“Double the reliability is only worth 1/10th of 1 percent cost increase. [...] Replacing one drive takes about 15 minutes of work. If we have 30,000 drives and 2 percent fail, it takes 150 hours to replace those. In other words, one employee for one month of 8 hour days. Getting the failure rate down to 1 percent means you save 2 weeks of employee salary – maybe $5,000 total? The 30,000 drives costs you $4m. The $5k/$4m means the Hitachis are worth 1/10th of 1 per cent higher cost to us.”[43]

Note that this analysis assumes that the drives fail under warranty. One thing the drive vendors did to improve their margins after the floods was to reduce the length of warranties.

6 Does Kryder’s Law slowing matter?

Figures from SDSC[44] suggest that media cost is about 1/3 of the lifecycle cost of storage, although figures from BackBlaze[45] suggest a much higher proportion. As a rule of thumb, the research into digital preservation costs suggests that ingesting the content costs about 1/2 the total lifecycle costs, preserving it costs about 1/3 and disseminating it costs about 1/6. So why are we worrying about a slowing of the decrease in 1/9 of the total cost?

Different technologies with different media service lives involve spending different amounts of money at different times during the life of the data. To make apples-to-apples comparisons we need to use the equivalent of Discounted Cash Flow[46] to compute the endowment needed for the data. This is the capital sum which, deposited with the data and invested at prevailing interest rates, would be sufficient to cover all the expenditures needed to store the data for its life.

Figure 3: Kryder rate © D. S. H. Rosenthal

Figure 3:

Kryder rate © D. S. H. Rosenthal

We built an economic model of the cost of long-term storage.[47] Here it plots the endowment needed for 3 replicas of a 117TB dataset to have a 98 % chance of not running out of money over 100 years, against the Kryder rate, using costs from BackBlaze. Each line represents a policy of keeping the drives for 1, 2 ... 5 years before replacing them.

In the past, with Kryder rates in the 30–40 % range, we were in the flatter part of the graph where the precise Kryder rate wasn’t that important in predicting the long-term cost. As Kryder rates decrease, we move into the steep part of the graph, which has two effects. The endowment needed:

  1. Increases sharply.

  2. Becomes harder to predict, because it depends strongly on the precise Kryder rate.

The reason to worry is that the cost of storing data for the long term depends strongly on the Kryder rate if it falls much below 20 %, which it has. Everyone’s storage expectations, and budgets, are based on their pre-2010 experience, and on a belief that the effect of the floods was a one-off glitch and the industry will quickly get back to historic Kryder rates. It wasn’t, and they won’t.

7 Does losing stuff matter?

Consider two storage systems with the same budget over a decade, one with a loss rate of zero, the other half as expensive per byte but which loses 1 % of its bytes each year. Clearly, you would say the cheaper system has an unacceptable loss rate. However, each year the cheaper system stores twice as much and loses 1 % of its accumulated content. At the end of the decade the cheaper system has preserved 1.89 times as much content at the same cost. After 30 years it has preserved more than 5 times as much at the same cost.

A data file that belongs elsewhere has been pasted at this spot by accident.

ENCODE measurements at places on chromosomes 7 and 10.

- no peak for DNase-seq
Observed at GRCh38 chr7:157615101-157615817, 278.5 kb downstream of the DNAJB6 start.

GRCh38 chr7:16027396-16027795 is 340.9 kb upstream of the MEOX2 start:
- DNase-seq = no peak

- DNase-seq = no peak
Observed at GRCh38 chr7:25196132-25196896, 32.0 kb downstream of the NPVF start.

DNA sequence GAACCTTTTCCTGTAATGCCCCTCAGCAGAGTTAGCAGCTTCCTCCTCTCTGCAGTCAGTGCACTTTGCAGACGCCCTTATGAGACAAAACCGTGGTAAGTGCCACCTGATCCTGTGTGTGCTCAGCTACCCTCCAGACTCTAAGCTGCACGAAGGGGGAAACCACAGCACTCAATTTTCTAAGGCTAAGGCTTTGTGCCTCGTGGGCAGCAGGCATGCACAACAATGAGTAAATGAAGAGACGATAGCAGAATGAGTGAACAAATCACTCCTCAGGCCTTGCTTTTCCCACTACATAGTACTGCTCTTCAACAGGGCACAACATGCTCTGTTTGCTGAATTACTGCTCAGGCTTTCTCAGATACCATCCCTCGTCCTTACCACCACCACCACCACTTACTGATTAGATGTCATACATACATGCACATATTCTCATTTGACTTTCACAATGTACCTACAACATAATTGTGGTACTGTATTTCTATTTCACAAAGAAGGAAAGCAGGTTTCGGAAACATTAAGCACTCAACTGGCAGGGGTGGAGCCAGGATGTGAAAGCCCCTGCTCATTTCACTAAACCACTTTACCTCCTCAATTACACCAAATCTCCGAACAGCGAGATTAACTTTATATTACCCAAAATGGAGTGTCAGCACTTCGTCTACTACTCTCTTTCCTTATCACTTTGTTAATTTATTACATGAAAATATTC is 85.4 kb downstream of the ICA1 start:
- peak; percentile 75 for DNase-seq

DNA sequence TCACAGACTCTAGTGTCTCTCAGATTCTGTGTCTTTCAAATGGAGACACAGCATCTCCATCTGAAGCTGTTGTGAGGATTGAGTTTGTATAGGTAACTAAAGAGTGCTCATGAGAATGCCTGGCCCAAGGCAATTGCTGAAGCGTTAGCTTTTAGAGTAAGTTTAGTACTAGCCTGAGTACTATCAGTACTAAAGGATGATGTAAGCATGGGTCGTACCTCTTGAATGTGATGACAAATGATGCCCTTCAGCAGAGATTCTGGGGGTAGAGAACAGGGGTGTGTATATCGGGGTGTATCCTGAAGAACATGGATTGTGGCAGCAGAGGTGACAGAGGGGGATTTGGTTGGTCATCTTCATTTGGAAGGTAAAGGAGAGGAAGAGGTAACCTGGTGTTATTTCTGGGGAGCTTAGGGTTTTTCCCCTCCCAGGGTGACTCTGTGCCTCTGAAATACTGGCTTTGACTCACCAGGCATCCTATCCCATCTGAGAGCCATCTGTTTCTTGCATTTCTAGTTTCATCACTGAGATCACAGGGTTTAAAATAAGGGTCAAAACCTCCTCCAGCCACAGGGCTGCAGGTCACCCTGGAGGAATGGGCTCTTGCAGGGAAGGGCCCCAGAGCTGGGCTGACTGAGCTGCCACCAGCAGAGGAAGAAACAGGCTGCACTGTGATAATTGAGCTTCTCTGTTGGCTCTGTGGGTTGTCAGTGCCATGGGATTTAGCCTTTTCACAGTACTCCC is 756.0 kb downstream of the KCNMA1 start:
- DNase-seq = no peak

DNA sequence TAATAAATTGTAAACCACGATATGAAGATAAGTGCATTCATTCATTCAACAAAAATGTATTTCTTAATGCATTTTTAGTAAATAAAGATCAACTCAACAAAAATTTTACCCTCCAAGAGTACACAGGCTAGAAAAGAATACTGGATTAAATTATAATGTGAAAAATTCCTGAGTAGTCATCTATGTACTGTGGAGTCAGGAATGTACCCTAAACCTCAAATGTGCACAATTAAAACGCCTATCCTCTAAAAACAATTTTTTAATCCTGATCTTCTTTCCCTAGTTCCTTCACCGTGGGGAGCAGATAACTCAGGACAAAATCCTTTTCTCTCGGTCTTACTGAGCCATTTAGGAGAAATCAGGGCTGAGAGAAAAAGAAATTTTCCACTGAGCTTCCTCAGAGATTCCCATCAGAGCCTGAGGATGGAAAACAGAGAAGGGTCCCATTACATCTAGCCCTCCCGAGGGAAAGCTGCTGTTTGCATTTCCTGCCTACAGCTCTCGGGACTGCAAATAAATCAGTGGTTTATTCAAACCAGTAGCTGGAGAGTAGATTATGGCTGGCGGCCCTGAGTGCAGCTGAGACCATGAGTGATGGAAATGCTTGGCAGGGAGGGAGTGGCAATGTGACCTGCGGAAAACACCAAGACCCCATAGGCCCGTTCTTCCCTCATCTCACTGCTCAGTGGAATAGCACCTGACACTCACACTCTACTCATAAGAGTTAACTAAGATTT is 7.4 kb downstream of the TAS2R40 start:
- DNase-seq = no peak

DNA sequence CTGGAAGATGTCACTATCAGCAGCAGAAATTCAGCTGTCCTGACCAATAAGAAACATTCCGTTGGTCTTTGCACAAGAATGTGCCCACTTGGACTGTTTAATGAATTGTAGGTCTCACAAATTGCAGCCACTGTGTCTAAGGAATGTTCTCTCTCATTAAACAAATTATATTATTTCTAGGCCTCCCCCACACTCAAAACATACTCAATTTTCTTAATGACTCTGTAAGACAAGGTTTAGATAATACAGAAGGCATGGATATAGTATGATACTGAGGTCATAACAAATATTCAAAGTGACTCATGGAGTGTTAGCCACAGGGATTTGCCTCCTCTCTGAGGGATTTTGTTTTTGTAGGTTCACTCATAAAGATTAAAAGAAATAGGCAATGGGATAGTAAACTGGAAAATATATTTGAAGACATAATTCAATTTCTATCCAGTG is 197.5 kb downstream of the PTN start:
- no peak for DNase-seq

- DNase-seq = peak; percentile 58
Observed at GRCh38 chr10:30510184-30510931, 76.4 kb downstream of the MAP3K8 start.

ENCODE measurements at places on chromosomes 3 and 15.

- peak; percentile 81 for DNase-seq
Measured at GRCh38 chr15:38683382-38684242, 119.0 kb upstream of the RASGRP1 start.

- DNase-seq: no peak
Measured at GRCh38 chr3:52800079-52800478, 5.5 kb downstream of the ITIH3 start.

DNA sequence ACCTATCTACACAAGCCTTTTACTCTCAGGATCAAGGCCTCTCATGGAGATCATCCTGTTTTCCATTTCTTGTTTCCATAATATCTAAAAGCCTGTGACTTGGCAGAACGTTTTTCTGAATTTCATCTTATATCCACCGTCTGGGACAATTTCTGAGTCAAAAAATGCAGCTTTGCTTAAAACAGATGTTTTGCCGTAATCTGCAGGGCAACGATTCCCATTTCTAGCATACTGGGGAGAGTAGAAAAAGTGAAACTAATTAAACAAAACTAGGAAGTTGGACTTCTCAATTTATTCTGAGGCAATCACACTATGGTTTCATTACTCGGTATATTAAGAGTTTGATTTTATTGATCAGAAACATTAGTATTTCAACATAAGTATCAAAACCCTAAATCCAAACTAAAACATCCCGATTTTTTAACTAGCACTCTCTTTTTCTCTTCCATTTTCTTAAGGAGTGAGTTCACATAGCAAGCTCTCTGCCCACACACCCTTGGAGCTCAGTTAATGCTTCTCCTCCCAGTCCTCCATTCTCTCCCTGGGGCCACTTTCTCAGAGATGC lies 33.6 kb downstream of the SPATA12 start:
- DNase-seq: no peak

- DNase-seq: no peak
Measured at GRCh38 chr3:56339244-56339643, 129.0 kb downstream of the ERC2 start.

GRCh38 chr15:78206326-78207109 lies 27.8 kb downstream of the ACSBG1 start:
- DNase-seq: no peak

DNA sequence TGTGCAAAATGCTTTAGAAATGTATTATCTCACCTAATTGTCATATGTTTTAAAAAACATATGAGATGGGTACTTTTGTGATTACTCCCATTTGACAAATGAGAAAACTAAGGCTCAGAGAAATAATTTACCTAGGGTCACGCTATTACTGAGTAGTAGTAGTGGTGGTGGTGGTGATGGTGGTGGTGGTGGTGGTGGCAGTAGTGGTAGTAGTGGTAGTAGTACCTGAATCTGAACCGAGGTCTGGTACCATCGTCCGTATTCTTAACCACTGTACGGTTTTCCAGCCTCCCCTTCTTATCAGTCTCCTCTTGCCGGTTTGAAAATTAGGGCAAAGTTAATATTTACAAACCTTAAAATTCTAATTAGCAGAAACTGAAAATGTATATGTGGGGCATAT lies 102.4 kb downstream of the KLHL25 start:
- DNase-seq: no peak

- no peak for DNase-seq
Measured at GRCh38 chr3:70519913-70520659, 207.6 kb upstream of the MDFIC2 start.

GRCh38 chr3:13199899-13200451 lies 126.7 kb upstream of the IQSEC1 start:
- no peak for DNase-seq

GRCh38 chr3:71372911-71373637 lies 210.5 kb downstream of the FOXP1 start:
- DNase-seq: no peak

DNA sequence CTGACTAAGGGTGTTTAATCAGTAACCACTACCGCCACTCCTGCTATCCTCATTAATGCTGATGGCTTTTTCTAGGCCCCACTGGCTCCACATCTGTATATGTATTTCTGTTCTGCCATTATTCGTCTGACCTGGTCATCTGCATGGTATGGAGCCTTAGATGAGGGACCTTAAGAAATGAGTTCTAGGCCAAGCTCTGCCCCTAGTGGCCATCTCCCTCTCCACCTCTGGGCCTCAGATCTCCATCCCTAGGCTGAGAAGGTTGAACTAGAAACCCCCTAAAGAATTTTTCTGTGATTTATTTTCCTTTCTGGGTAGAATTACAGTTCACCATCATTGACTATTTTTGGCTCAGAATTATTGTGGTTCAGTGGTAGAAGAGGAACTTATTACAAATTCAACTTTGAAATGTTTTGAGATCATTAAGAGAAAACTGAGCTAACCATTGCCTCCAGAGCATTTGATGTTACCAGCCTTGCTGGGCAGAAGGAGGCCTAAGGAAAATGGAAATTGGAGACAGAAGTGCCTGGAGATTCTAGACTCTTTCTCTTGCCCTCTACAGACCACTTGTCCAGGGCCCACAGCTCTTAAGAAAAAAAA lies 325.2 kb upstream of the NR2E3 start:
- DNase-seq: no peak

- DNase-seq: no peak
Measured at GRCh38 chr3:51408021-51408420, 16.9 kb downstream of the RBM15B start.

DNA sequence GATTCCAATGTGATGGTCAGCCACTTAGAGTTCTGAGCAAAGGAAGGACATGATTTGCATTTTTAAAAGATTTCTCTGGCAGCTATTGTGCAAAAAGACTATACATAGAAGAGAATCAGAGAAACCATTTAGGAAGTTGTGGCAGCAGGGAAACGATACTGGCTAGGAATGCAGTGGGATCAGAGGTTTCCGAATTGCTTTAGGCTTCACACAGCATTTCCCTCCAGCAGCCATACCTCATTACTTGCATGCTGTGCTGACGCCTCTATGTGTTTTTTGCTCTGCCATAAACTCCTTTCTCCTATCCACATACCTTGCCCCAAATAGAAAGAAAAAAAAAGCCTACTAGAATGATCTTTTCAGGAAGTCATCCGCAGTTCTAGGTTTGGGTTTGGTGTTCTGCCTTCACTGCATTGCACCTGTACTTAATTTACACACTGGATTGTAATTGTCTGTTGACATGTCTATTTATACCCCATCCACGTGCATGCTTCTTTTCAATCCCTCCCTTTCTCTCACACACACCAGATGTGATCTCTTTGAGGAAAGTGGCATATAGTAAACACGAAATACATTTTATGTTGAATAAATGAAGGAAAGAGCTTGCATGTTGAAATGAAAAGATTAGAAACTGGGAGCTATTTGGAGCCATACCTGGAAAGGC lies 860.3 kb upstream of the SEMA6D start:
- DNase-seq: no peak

Adding each successive nine of reliability gets exponentially more expensive. How many nines do we really need? Is losing a small proportion of a large dataset really a problem? The canonical example of this is the Internet Archive’s web collection. Ingest by crawling the Web is a lossy process. Their storage system loses a tiny fraction of its content every year. Access via the Wayback Machine is not completely reliable. Yet as I write this, for US users is the 153rd most visited site[48], whereas is the 1231st.[49]

Why is this? Because the collection was always a series of samples of the Web, the losses merely add a small amount of random noise to the samples. But the samples are so huge that this noise is insignificant. This isn’t something about the Internet Archive, it is something about very large collections. In the real world they always have noise; questions asked of them are always statistical in nature. The benefit of doubling the size of the sample vastly outweighs the cost of a small amount of added noise. In this case more is better.

8 Summing up

Cost is the biggest barrier to preservation. Cost expectations were formed during three decades of extremely rapid storage cost decrease. They remain unchanged despite four years of no decrease. Industry analysts are projecting no more than 20 %/yr rates for the rest of the decade. Technological and market forces make it likely that, as usual, they are being optimistic. Lower Kryder rates greatly increase the cost of long-term storage, its proportion of preservation costs, and the uncertainty in estimating them.

In the short term, the inertia of manufacturing investment means that things aren’t going to change much. Bulk data is going to be on disk, it can’t compete with other uses for the higher-value space on flash. The reason disks have a 5-year service life isn’t an accident of technology; they are engineered to last that long because, at a 40 %/yr Kryder rate, it is uneconomic to keep the drive for longer than 5 years. After 5 years the data will take up about 8 % of the drive’s replacement. At lower Kryder rates the media will be in service longer. That means that running cost will be a larger proportion of the total cost. It will be worthwhile to spend more on purchasing the media to spend less on running them.[50] This is particularly true since bulk storage media are no longer a consumer product; businesses are better placed to make this trade-off. But they may not do so (see Haldane and Davies[51], and Farmer and Geanakoplos[52]).

The idea that archived data can live on long-latency, low-bandwidth media is no longer the case. Future archival storage architectures must deliver adequate performance to sustain data-mining as well as low cost. Bundling computation into the storage medium is the way to do this.

Published Online: 2015-6-17
Published in Print: 2015-6-22

© 2015 Walter de Gruyter GmbH, Berlin/München/Boston